Kat Cressida is using her voice to help others half a decade after she nearly lost her own to a rare form of cancer.
The noted voice actor has brought life to beloved characters like Toy Story's Jessie on various projects, and Dee Dee from Dexter’s Laboratory, as well as matching the voices of actors such as Angelina Jolie, Julia Roberts, and many other A-Listers when they’re not available.
But about seven years ago, the Disney darling had to fight for her life and her livelihood after what she first experienced as a catch on the left side of her jaw, and what was subsequently misdiagnosed as everything from a cyst to a impacted tooth, turned out to be a rare form of cancer, dermatofibrosarcoma protuberans, manifested in an even rarer part of her body, she told PopCulture.com. The utter oddity of her cancer diagnosis made finding an answer to what was going on a battle in and of itself, let alone finding a surgeon who was willing to take on the risky, unprecedented cancer and reconstruction surgery, as the tumor was in such a perilous portion of her face it was certain to paralyze her, leaving her disfigured and without a voice altogether.
Surgery, however, presented its own risks of disfigurement and paralyzation, as well as possible coma and death.
Finally finding a surgeon at Cedars Sinai, Dr. David M. Alessi, willing to take on the incredibly risky procedure, Cressida was left post-surgery with eight weeks of daily radiation to undergo, all after fighting through painful complications that required her to be periodically quarantined, live with a face brace on to hold her grafted skin in place and minor surgeries.
Cressida was left devastating pain and the emotionally crushing disfigurement that swelled the left side of her head to the point she was advised not to look in mirrors by her caretakers. In addition, she was forced to undergo several follow-up surgeries on subsequent Christmas holidays, leaving her feeling isolated during the generally cheerful time.
That period of her life, Cressida recalls, was "just pure survival," as she struggled with pain, panic attacks, the "darkness" of wondering if she would ever be able to rejoin what was once her life, and if it was worth suffering through all of it at all.
"At those moments, I definitely [tried to have] the general mantra, 'Well, I didn't get this far to just get this far," she explains. "So there’s really no option but to keep taking baby steps forward. And baby steps became the comforting part of it. ...You just have to get through this particular moment and breathing, taking big bites of oxygen is how I remember thinking of it.”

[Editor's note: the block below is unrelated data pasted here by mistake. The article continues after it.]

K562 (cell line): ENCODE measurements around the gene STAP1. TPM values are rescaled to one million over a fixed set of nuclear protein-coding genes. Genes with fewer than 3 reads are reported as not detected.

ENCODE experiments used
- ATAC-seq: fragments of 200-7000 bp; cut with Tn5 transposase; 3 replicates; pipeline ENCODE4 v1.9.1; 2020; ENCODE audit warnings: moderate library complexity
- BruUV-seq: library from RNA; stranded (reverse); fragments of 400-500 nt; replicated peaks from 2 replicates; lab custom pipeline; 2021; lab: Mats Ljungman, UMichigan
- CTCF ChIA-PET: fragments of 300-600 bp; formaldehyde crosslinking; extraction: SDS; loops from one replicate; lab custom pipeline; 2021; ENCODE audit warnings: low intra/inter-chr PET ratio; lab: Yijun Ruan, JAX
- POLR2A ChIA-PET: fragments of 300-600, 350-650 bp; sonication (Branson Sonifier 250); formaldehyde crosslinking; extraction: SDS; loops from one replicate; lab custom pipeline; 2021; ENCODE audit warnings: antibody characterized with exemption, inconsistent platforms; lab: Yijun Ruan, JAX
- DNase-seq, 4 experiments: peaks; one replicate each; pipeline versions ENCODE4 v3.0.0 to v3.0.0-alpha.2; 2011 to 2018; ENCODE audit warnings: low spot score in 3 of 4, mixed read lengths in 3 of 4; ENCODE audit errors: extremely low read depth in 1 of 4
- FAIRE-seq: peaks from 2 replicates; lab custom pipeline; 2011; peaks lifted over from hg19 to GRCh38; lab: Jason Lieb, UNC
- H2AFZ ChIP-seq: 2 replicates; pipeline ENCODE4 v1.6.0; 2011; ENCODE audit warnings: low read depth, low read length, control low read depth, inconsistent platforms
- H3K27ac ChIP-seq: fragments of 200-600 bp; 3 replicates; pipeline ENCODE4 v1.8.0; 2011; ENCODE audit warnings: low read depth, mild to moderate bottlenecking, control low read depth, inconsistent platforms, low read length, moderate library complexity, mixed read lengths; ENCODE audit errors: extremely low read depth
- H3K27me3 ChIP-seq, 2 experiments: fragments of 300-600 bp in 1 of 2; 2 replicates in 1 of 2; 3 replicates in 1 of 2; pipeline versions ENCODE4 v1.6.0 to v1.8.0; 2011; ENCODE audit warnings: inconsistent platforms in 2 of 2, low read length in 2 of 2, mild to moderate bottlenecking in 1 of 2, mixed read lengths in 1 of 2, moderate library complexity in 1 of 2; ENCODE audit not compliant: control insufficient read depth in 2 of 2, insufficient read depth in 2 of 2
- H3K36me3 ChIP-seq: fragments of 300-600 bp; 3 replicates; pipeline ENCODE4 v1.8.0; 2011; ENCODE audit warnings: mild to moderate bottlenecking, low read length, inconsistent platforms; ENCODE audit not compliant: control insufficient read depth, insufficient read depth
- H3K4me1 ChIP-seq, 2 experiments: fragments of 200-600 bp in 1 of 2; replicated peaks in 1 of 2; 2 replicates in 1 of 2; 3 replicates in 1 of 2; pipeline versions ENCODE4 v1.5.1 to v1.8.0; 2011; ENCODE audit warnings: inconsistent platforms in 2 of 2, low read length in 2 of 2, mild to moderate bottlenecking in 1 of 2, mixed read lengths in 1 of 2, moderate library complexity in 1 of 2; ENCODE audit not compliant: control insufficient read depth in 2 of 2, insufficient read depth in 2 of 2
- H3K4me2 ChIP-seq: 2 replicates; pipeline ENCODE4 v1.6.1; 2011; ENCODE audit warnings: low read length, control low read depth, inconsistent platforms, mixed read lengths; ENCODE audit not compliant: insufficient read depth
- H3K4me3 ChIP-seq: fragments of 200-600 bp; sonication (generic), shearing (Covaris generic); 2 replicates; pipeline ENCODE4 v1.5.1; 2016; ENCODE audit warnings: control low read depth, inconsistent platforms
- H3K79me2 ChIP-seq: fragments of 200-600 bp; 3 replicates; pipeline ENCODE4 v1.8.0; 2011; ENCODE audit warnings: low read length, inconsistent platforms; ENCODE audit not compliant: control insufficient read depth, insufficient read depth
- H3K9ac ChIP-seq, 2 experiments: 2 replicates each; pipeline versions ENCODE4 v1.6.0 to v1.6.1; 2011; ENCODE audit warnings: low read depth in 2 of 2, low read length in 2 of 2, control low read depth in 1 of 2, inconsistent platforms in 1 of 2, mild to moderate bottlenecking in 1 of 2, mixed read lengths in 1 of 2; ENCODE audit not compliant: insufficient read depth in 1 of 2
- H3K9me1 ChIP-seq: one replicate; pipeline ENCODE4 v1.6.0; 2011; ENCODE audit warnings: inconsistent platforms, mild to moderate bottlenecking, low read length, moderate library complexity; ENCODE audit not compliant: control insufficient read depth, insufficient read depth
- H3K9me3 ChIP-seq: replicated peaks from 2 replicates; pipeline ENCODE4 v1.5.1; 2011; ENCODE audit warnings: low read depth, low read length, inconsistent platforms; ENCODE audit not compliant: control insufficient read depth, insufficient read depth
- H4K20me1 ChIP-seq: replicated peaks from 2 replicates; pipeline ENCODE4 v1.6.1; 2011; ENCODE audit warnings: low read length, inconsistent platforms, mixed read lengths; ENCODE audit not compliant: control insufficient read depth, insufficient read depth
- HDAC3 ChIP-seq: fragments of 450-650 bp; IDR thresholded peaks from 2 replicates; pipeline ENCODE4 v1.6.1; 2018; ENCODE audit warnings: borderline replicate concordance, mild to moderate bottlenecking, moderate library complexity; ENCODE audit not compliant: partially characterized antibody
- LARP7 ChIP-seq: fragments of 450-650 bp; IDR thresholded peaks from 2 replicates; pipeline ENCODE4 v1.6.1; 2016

In the midst of her recovery, Cressida also had to fight with the health care system, which didn't recognize her facial reconstruction surgery as a medical necessity, landing her with hundreds of thousands of medical bills during her darkest time. It took everything she had, and some help from the "general good essence" of people willing to step in and advocate on her behalf to make it through that obstacle as well.
"It doesn't feel like [the movies] in real life," she describes her triumph over the insurance coding. "There was no moment of beautiful lighting and a beautiful soundtrack. You feel very alone in it."
Keeping her suffering largely to herself certainly added to the isolation.
"I never wanted to play the, 'I'm sick!' card, because that's not how I [wanted to see] myself," Cressida confesses. "It was a lonely isolated journey for so long, and one I wanted to keep secret for fear of [losing] everything. ... Talking about it was impossible just a few years ago."
Taking a big step out from the shadows at TEDxUCLA this May, Cressida was shocked to see how much an impact her story had on the audience, saying, "I was genuinely stunned and not expecting that."
“I'm sure at the very least it feels good to be doing something with all that mess other than it being an anecdote," she adds of her subsequent speaking engagements and going public with her story. "Like it's actually going to turn into something of value to people who are going through whatever scariness or pain or grief or loss … it’s a good feeling to know that maybe it will."
And while Cressida would love her recovery story to wrap up with a tidy little bow just like the Disney movies she loves so much, it's certainly not over.0comments
“It’s like any recovery from grief of loss or deep trauma," she notes. "Some days it's like, 'Wow, I'm me again,' and it’s almost like it never happened. And there are some days where you're back in the middle of it. And it’s cyclical.”
For more on Cressida's health journey and her voice acting work, follow her on Twitter and Instagram @KatCressida or on Facebook here. For more on her keynote speaking, follow her on Twitter at @KCkeynote or visit her webpage at katcressidaspeaks.com.
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